As you know, the ACLU has been suing the USA PATRIOT Act, and the Justice Department has been gagging them and censoring many of the documents in the interest of national security. Many of the formerly redacted comments are now public. Well, just what kind of information useful to terrorists did they censor? How about a quote from the Supreme Court?
"The danger to political dissent is acute where the Government attempts to act under so vague a concept as the power to protect 'domestic security.' Given the difficulty of defining the domestic security interest, the danger of abuse in acting to protect that interest becomes apparent."
They blotted that out from the document in the name of national security?!?! What the hell are they thinking?!??!
FYI, here's a an ACLU donation link. I just renewed my membership.
My cousin Robert showed me
this happy penguin. [420KB, Animated GIF] Wee! :)
Update March 2006: Sorry, I had to take down the penguin gif because it chewing up 9 GB of bandwidth a month! Wow. People, once again I have to remind you: It's not nice to use img tags to inline images from other people's websites. If you like the picture, make yourself a local copy, or just use an anchor tag that won't load the picture every time you load the page!
Planet of the Apes, re-edited as a Twilight Zone episode.
Even though I expect dirty political fighting and consider myself too jaded to get all upset about everything Bush does, this whole Swift Boat thing kind of amazes me. I mean, nit-picking over a couple of Kerry's several war medals when Bush hardly even attended his cushy home front post? Huh?! Now, maybe it'll reinforce the beliefs of the choir, but is this really going to affect the opinions of fence-sitters? God, I sure hope they have longer memories than that.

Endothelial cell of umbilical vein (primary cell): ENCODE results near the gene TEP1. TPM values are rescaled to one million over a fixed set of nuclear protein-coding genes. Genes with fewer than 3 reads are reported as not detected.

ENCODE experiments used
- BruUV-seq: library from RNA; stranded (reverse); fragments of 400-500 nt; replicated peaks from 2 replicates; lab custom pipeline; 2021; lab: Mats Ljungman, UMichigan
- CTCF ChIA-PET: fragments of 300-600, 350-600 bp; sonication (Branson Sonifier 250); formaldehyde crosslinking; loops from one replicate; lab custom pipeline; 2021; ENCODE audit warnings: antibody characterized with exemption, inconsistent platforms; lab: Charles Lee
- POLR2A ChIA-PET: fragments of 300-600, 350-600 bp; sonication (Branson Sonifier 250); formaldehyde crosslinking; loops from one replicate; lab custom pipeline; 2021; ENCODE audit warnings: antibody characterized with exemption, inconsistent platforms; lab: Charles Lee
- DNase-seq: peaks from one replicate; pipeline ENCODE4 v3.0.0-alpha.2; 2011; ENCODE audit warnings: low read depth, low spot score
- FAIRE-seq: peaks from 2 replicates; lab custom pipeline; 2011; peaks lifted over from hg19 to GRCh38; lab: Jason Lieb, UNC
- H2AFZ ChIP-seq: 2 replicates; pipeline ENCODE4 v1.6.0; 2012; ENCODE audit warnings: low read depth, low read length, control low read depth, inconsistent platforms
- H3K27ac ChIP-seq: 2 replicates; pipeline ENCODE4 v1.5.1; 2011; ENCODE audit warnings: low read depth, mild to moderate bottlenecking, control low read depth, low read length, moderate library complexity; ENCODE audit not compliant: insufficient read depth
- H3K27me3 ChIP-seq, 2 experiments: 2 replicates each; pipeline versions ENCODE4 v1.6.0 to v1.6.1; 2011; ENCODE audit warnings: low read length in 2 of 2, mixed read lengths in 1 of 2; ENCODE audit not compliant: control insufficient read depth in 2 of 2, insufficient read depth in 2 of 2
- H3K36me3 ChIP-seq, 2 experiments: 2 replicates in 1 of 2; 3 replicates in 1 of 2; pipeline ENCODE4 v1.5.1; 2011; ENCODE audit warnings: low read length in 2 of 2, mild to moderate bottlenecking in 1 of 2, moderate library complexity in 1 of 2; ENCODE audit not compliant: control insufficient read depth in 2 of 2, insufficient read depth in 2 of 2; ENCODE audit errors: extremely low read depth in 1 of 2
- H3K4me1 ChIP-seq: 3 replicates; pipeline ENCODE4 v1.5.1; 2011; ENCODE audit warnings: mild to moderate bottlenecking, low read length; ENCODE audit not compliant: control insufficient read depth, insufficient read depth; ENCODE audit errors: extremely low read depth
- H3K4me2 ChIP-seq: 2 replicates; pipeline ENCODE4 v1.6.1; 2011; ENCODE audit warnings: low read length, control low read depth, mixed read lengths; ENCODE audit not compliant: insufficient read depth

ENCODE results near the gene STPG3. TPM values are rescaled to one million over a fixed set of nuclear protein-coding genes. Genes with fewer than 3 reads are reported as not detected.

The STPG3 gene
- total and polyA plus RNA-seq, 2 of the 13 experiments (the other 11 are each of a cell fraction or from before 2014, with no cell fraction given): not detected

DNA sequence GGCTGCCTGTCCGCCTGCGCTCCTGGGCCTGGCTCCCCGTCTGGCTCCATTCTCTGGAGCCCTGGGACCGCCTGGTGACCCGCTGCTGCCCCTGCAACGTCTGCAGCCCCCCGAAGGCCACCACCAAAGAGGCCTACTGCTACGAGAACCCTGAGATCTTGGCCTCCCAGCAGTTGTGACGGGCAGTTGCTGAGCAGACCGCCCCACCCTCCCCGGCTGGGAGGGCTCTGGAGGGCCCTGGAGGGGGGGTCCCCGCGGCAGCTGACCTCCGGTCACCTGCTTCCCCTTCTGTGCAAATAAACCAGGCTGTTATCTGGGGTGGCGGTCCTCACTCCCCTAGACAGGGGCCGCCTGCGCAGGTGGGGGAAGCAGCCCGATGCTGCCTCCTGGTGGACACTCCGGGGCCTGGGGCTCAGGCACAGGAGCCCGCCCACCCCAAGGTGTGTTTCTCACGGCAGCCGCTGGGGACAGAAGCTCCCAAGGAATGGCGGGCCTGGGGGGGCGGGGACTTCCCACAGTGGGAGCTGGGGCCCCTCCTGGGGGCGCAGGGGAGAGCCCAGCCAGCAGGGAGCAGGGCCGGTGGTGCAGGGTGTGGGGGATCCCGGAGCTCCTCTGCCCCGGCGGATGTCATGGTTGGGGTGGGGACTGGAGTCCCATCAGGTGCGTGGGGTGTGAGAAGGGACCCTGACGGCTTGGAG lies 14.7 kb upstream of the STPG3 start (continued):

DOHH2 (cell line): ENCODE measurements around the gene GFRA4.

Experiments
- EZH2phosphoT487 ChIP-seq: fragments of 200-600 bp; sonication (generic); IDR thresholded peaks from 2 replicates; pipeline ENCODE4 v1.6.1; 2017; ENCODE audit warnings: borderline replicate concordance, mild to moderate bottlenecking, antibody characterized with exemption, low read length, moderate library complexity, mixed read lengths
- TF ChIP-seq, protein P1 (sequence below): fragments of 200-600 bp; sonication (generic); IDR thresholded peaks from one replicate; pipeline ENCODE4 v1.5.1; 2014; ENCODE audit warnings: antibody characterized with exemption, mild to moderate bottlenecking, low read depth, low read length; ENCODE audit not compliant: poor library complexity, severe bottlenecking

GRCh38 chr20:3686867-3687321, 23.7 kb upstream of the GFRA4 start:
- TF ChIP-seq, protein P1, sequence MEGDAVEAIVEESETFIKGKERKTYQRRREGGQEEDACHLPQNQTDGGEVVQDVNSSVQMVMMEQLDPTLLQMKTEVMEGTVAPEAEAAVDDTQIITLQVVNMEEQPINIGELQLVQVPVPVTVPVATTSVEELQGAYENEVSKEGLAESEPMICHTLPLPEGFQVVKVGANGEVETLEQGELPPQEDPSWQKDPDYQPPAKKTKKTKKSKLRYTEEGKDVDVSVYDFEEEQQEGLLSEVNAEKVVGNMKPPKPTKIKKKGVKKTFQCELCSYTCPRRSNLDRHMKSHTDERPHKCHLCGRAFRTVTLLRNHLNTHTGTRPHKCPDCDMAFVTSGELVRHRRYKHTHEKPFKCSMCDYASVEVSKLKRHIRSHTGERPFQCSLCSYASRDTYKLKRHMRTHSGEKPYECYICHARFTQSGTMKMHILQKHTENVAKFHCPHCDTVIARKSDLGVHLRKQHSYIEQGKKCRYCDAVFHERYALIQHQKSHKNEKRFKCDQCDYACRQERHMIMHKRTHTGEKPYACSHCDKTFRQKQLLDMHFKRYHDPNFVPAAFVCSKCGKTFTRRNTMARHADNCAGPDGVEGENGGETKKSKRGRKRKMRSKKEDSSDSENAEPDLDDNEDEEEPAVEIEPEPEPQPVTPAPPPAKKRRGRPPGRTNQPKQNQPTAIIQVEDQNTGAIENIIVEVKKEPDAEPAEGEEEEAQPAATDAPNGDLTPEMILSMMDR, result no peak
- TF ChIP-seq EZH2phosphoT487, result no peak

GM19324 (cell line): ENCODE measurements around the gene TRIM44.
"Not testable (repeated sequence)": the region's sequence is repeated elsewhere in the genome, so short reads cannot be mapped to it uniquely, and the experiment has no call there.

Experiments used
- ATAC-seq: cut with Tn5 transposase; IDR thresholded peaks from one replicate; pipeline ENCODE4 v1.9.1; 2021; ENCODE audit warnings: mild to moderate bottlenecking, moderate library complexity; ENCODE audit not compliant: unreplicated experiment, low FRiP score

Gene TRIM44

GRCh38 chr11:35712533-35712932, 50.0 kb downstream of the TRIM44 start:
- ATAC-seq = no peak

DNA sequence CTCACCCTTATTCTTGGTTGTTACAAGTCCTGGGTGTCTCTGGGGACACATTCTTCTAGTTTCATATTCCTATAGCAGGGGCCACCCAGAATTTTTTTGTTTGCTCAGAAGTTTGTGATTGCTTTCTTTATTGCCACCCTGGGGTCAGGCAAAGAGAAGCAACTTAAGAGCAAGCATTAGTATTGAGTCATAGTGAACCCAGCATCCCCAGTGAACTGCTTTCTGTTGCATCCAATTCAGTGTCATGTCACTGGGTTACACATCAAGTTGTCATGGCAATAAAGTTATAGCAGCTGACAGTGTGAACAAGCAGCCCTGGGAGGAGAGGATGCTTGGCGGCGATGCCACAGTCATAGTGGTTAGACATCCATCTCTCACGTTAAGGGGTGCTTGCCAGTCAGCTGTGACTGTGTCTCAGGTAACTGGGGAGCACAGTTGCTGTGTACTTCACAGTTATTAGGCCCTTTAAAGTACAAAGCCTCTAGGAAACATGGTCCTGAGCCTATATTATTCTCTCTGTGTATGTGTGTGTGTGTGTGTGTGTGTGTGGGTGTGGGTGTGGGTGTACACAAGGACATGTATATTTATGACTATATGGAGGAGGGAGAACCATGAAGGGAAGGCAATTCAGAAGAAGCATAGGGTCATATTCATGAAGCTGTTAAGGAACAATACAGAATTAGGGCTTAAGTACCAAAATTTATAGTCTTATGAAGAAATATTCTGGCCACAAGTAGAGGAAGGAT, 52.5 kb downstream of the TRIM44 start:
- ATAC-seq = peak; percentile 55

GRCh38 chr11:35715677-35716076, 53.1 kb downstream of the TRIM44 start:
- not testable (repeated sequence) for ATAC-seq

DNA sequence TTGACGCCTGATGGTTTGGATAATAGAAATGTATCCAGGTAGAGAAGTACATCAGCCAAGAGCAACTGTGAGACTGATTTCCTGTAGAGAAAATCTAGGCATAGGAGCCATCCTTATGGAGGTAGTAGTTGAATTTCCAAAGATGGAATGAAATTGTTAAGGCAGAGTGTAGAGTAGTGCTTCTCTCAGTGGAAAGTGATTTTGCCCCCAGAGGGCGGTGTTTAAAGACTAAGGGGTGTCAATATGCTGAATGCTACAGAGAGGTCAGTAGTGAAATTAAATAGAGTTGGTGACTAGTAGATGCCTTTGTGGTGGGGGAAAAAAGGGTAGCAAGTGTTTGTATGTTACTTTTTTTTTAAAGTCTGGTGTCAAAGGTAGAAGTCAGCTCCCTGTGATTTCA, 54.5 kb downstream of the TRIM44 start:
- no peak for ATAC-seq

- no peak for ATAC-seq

Anyway, on that note, here is a supremely amusing link that dares to take a closer look at "the war medals of George W. Bush". I'm just doing some choir-preaching of my own here, sadly.
Why waste time in your real office when you can virutally waste time in a virtual office?
The first official teaser for The Hitchhiker's Guide to the Galaxy. Wee! What amuses me is that the first half is almost identical to an environmental public service commercial from when I was a kid, except there the Earth got crumpled up like paper.
In unrelated news, the Iraqi soccer team is not too happy about Bush mentioning them in a political ad.
And in even more unrelated news, I watched the second half of Running Man on Telemundo, dubbed into Spanish. There's something about watching action movies dubbed into a language I don't understand that makes them feel more... pure. :)
And you know how they compress the end credits of movies and scroll them super fast on TV? Here was the mother of all credit-scroll-compressions: They took the original credits, squeezed them into three simultaneously scrolling columns such that I literally could not read the text on my 27" screen, and scrolled them at high speed, and didn't even bother finishing the scroll before cutting away! (Well, technically, one of the three columns had finished scrolling. :P) Impressive. :)